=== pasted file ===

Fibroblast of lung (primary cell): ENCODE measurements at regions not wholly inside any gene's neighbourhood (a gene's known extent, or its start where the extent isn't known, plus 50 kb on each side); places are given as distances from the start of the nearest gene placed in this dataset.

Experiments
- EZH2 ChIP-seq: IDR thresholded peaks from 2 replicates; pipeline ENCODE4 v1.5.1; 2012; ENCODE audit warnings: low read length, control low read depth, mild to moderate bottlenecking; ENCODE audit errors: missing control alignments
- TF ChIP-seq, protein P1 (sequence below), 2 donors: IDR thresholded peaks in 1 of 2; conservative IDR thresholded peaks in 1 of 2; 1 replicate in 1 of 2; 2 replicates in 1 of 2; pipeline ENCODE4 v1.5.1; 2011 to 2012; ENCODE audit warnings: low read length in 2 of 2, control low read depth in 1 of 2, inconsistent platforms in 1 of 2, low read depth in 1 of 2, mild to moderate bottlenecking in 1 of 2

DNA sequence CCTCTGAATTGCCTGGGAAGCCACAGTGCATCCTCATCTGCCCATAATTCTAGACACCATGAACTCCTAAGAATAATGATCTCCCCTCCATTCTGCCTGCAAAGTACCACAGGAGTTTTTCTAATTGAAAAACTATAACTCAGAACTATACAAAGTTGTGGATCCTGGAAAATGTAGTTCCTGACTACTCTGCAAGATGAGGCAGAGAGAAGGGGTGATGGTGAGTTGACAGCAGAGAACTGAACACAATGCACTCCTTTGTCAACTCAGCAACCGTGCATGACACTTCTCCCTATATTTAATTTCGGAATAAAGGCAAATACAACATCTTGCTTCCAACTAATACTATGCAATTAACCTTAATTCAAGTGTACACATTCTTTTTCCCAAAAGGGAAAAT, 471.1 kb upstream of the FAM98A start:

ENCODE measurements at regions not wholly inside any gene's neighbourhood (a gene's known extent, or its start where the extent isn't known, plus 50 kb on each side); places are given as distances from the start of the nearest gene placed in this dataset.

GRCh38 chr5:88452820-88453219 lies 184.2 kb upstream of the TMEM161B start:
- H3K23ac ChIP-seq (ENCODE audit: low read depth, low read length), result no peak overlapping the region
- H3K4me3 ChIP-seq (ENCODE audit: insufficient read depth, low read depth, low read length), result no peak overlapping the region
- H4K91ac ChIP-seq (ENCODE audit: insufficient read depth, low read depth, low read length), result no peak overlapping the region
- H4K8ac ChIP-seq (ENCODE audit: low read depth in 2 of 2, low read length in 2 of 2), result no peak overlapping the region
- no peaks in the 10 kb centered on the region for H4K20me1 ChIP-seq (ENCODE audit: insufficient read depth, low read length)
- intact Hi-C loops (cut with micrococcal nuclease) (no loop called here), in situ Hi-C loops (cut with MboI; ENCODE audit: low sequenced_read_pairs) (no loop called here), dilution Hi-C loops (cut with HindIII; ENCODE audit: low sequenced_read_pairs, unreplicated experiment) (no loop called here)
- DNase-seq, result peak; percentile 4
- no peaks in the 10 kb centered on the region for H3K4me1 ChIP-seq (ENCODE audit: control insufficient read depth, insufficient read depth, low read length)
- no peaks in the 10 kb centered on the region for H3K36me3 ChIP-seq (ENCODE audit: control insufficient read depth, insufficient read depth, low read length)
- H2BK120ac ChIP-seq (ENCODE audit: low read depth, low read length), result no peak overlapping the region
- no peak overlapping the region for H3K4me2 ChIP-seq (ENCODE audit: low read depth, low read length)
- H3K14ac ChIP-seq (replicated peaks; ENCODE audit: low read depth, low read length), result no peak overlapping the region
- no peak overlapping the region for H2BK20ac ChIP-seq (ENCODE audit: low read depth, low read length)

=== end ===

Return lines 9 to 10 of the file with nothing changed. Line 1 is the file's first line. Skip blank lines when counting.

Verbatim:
- H3K4me3 ChIP-seq (ENCODE audit: insufficient read depth, low read depth, low read length), result no peak overlapping the region
- H4K91ac ChIP-seq (ENCODE audit: insufficient read depth, low read depth, low read length), result no peak overlapping the region